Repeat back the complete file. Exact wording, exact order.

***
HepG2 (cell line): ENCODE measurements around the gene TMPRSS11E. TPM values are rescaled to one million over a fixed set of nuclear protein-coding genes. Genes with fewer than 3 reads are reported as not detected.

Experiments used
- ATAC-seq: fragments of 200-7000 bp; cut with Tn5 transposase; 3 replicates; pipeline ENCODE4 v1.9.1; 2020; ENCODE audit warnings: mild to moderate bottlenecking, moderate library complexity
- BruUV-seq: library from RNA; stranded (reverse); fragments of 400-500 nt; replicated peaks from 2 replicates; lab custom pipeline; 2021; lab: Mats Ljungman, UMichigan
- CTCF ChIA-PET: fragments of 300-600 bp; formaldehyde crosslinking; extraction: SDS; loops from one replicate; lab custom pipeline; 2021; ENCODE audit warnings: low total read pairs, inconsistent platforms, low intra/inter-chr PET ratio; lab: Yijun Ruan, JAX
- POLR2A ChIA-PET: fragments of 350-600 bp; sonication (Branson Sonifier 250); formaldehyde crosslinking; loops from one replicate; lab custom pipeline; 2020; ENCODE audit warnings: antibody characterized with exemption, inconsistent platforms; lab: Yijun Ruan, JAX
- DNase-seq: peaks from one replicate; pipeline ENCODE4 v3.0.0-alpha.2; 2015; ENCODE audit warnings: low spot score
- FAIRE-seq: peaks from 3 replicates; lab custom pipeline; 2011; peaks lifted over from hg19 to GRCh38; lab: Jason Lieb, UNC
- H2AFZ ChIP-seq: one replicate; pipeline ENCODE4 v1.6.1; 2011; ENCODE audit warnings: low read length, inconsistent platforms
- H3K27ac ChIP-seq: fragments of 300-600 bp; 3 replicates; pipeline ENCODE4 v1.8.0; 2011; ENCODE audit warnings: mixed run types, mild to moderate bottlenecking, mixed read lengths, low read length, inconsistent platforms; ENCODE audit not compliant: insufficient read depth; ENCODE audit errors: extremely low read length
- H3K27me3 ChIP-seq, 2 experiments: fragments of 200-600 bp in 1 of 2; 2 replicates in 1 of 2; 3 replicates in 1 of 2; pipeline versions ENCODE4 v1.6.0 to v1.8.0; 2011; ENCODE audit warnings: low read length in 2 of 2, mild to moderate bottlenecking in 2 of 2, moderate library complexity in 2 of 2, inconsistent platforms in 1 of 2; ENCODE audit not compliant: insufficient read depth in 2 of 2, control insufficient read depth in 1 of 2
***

HepG2 (cell line): ENCODE measurements around the gene TMPRSS11E. TPM values are rescaled to one million over a fixed set of nuclear protein-coding genes. Genes with fewer than 3 reads are reported as not detected.

Experiments used
- ATAC-seq: fragments of 200-7000 bp; cut with Tn5 transposase; 3 replicates; pipeline ENCODE4 v1.9.1; 2020; ENCODE audit warnings: mild to moderate bottlenecking, moderate library complexity
- BruUV-seq: library from RNA; stranded (reverse); fragments of 400-500 nt; replicated peaks from 2 replicates; lab custom pipeline; 2021; lab: Mats Ljungman, UMichigan
- CTCF ChIA-PET: fragments of 300-600 bp; formaldehyde crosslinking; extraction: SDS; loops from one replicate; lab custom pipeline; 2021; ENCODE audit warnings: low total read pairs, inconsistent platforms, low intra/inter-chr PET ratio; lab: Yijun Ruan, JAX
- POLR2A ChIA-PET: fragments of 350-600 bp; sonication (Branson Sonifier 250); formaldehyde crosslinking; loops from one replicate; lab custom pipeline; 2020; ENCODE audit warnings: antibody characterized with exemption, inconsistent platforms; lab: Yijun Ruan, JAX
- DNase-seq: peaks from one replicate; pipeline ENCODE4 v3.0.0-alpha.2; 2015; ENCODE audit warnings: low spot score
- FAIRE-seq: peaks from 3 replicates; lab custom pipeline; 2011; peaks lifted over from hg19 to GRCh38; lab: Jason Lieb, UNC
- H2AFZ ChIP-seq: one replicate; pipeline ENCODE4 v1.6.1; 2011; ENCODE audit warnings: low read length, inconsistent platforms
- H3K27ac ChIP-seq: fragments of 300-600 bp; 3 replicates; pipeline ENCODE4 v1.8.0; 2011; ENCODE audit warnings: mixed run types, mild to moderate bottlenecking, mixed read lengths, low read length, inconsistent platforms; ENCODE audit not compliant: insufficient read depth; ENCODE audit errors: extremely low read length
- H3K27me3 ChIP-seq, 2 experiments: fragments of 200-600 bp in 1 of 2; 2 replicates in 1 of 2; 3 replicates in 1 of 2; pipeline versions ENCODE4 v1.6.0 to v1.8.0; 2011; ENCODE audit warnings: low read length in 2 of 2, mild to moderate bottlenecking in 2 of 2, moderate library complexity in 2 of 2, inconsistent platforms in 1 of 2; ENCODE audit not compliant: insufficient read depth in 2 of 2, control insufficient read depth in 1 of 2